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中国时间: 14:02 2016年12月04日星期日

双语新闻(2012年10月26日)

  • 美国之音

**奥巴马稍事休息 罗姆尼继续冲刺**

美国总统奥巴马星期五将在他紧凑的竞选行程中稍事休息。而共和党总统候选人罗姆尼的助手则表示,罗姆尼将在星期五发表一场有关经济的重要演说。

罗姆尼的一名发言人表示,罗姆尼准备在摇摆州爱奥华发表的演说,这将是他最后阶段的陈述,着重强调他和奥巴马总统两人在经济问题立场上的差异。

过去40个小时在美国进行旋风式竞选活动的奥巴马总统,星期五则将待在白宫,接受一些媒体采访。

投票即将于11月6日举行。竞选最后阶段的民意调查显示,两位总统候选人的支持度基本不分轩轾。

**Romney to Give 'Major' Economic Speech; Obama Rests from Campaign Trail**

U.S. President Barack Obama is taking a break from the campaign trail Friday, while his Republican challenger Mitt Romney makes what his aides say is a major economic address.

A campaign spokesperson says Mr. Romney's speech in the so-called swing state of Iowa is the candidate's "closing argument" and will highlight differences in economic policy with the president.

Mr. Obama, who is coming off a 40-hour campaign blitz across the country, is spending most of Friday at the White House, where he will participate in several media interviews.

Polls have showed that the presidential race is virtually tied as the campaign enters its final stages before the November 6 election.



**中国开放新建核电站禁令**

中国说,它的能源消耗近年来增长过快,对能源供应和环境都造成压力。

中国国务院星期三公布的能源状况与政策白皮书说,对化石能源资源的大量开发和使用加大了环境保护的压力。为了创造一个“安全、稳定和洁净”的能源产业,中国将终止对新建核电站的禁令,同时鼓励私营领域向能源领域更多投资,以开发出更多可持续能源的技术。

剑桥能源研究协会负责中国问题研究的周锡舟说,中国政府的能源政策面临重大障碍。他说:“由于需求迅速增长,中国必须找到能满足未来需求的能源供应,而减少对煤炭的依赖以及寻求能源资源多样化将是对中国的严峻挑战。”

*新能源政策*

中国的能源状况与政策白皮书公布之际,中国即将进行每十年一次的最高领导层换届。预计换届后中国的新领导人将宣布能源政策的改变。

中国是世界上最大的能源生产国和消费国,主要依靠对环境造成严重污染的煤和进口的石油。已经成为世界工厂的的中国一直在努力改善能源效率和寻求可持续的国内能源资源,其中包括核能发电。核电只占中国目前总发电量的1.8%。

**China Seeks More Nuclear Power in Energy Reform**

China says its energy consumption has been growing too quickly in recent years, putting a strain on the country's energy supply as well as on the environment.

"Fossil energy resources have been exploited on a large scale, causing a certain amount of damage to the eco-environment," read the White Paper on China's Energy Policy released Wednesday by the country's Cabinet.

To create an energy industry that is "secure, stable and clean," the statement said authorities are ending a ban on new nuclear plants, encouraging more private investment in the energy sector, and developing more sustainable-energy technology.

Zhou Xizhou, who heads the China team of the Cambridge Energy Research Associates, says the government's energy policy faces major obstacles. "They have to find enough supply to meet the future demand, because of how fast the demand is growing," he says. He says reducing the country's heavy dependence on coal and diversifying its energy resources will be a big challenge.

The "white paper" statement was released before November's once-in-a-decade leadership reshuffle, when a new group of senior officials is expected to announce policy changes.

China, which is the world's biggest consumer and producer of energy, relies mostly on heavily polluting coal, as well as oil imports for energy production.

But as the center of global manufacturing, the country has been trying to improve energy efficiency and improve sustainable, domestic energy sources. That includes more nuclear power, which makes up just 1.8 percent of the country's total energy production.

China's State Council decided Wednesday to resume construction of "a small number" of new nuclear power plants, after a suspension following Fukushima's disaster in March 2011.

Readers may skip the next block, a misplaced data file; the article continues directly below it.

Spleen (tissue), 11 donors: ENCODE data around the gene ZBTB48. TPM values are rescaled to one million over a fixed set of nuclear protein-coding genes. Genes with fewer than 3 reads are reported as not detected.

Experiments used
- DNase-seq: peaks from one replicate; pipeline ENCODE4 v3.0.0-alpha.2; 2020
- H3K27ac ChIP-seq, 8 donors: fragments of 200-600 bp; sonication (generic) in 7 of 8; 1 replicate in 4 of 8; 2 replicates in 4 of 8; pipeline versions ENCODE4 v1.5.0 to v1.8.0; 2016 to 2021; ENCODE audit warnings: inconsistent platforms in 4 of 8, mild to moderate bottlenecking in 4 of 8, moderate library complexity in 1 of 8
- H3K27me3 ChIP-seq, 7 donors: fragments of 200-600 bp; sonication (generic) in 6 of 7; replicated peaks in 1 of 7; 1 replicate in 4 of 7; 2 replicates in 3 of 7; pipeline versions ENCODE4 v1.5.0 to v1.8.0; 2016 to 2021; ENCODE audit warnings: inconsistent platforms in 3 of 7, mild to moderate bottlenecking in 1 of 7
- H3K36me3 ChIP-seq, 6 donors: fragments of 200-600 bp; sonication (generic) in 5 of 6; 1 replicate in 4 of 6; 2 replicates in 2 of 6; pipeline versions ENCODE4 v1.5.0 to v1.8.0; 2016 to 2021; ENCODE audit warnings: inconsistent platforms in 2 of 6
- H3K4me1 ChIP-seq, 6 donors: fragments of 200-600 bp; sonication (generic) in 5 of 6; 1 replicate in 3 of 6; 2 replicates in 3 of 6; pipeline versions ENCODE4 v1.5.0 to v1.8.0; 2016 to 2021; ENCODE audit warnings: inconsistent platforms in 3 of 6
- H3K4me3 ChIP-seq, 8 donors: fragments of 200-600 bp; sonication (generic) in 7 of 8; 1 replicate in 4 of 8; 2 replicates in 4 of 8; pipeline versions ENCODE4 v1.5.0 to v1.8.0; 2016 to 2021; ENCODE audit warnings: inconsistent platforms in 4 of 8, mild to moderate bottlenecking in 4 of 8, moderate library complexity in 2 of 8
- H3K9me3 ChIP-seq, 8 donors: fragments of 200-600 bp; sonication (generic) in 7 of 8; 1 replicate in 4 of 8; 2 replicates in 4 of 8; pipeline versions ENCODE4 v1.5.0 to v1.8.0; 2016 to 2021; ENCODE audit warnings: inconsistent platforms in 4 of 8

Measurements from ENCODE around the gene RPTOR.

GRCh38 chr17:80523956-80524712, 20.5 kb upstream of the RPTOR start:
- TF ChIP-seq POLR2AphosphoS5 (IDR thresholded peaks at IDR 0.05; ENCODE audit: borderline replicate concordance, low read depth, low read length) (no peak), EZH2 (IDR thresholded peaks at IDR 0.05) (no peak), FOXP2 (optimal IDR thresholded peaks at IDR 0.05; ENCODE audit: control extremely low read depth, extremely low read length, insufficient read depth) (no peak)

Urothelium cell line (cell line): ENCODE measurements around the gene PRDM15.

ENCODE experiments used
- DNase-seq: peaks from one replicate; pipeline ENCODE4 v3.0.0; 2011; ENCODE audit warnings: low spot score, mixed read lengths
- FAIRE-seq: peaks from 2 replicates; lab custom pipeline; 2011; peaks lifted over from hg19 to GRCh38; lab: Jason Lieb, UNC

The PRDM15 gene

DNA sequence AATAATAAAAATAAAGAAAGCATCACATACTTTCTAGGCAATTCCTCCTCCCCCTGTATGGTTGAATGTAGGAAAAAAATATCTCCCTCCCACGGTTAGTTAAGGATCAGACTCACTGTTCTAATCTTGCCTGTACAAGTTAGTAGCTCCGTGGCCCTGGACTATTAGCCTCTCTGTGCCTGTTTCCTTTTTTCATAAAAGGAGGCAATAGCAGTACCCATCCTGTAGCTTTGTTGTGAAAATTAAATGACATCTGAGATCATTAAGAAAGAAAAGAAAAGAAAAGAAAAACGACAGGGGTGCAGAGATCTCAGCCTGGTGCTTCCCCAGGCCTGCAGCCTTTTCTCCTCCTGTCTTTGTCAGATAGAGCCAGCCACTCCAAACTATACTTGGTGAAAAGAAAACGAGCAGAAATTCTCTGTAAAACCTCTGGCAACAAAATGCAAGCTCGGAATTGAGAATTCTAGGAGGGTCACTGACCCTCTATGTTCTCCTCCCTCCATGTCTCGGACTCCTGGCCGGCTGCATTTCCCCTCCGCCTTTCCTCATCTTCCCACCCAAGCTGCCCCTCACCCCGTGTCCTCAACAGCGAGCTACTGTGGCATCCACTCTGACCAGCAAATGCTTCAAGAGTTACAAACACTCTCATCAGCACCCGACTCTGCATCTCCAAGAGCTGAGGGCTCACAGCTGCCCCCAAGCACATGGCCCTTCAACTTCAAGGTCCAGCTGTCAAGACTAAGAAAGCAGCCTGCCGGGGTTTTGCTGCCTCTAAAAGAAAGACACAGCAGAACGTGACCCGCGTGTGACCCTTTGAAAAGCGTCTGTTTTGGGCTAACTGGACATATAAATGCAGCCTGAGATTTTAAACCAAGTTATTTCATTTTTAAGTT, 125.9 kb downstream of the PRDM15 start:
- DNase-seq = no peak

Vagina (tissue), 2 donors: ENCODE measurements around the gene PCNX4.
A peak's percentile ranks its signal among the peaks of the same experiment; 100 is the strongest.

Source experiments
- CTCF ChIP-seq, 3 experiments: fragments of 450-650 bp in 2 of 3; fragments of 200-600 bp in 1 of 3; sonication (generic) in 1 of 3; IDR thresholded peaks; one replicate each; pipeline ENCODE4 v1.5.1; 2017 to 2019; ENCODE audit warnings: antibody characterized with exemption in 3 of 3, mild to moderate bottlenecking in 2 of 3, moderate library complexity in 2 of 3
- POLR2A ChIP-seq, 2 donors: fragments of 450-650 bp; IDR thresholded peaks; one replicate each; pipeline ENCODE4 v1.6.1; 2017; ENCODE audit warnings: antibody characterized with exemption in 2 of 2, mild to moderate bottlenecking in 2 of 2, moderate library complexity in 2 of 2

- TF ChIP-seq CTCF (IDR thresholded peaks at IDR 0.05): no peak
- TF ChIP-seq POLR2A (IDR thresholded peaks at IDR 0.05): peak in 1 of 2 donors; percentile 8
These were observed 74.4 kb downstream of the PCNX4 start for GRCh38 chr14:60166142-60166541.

This week's decision shows that, although concerned with safety, leaders in Beijing believe China's energy development cannot be sustained without tapping into nuclear energy.

Yang Fuqiang, senior advisor on energy, environment and climate change at the Natural Resources Defense Council in Beijing, says the safety guidelines governing nuclear-plant construction have been greatly strengthened since the Fukushima disaster.

He said the new measures are reassuring, but the government could still go further in ensuring the plants' safety.

"It was definitely correct to highlight nuclear safety," Li says, "But we also think that it is very important to establish a professional, effective management system for nuclear power that is managed by the central government," says Yang, "this was not mentioned by the China policy on energy in 2012."

Wednesday's white paper also pushed for a restructuring of the energy industry now dominated by state-owned enterprises.

"The Chinese government encourages private capital to participate in the exploration and development of energy resources, oil- and natural-gas-pipeline network construction and the electric-power industry," the document said.
"The energy sector is still backwards, when compared to other sectors in China," says Yang Fuqiang. "In recent years reform in the energy sector has pretty much come to a halt, the pace of reform has been very slow and price has not substantially changed."

Wednesday's documents said that "proactive efforts will be made in the pricing mechanism of electricity to gradually let the market decide the price of electricity."

Yang believes by removing price caps and making it easier for private companies to enter the energy sector, there will be a greater effort toward creating energy efficiency and making technological innovations.

After becoming the world's biggest carbon-dioxide emitter, China has committed to reducing its carbon intensity by 45 percent by 2020.

Although coal is set to remain Beijing's main power source, this week's policy paper projects that energy produced by other renewable sources, like nuclear, solar and wind, will increase to 30 percent in the next three years.
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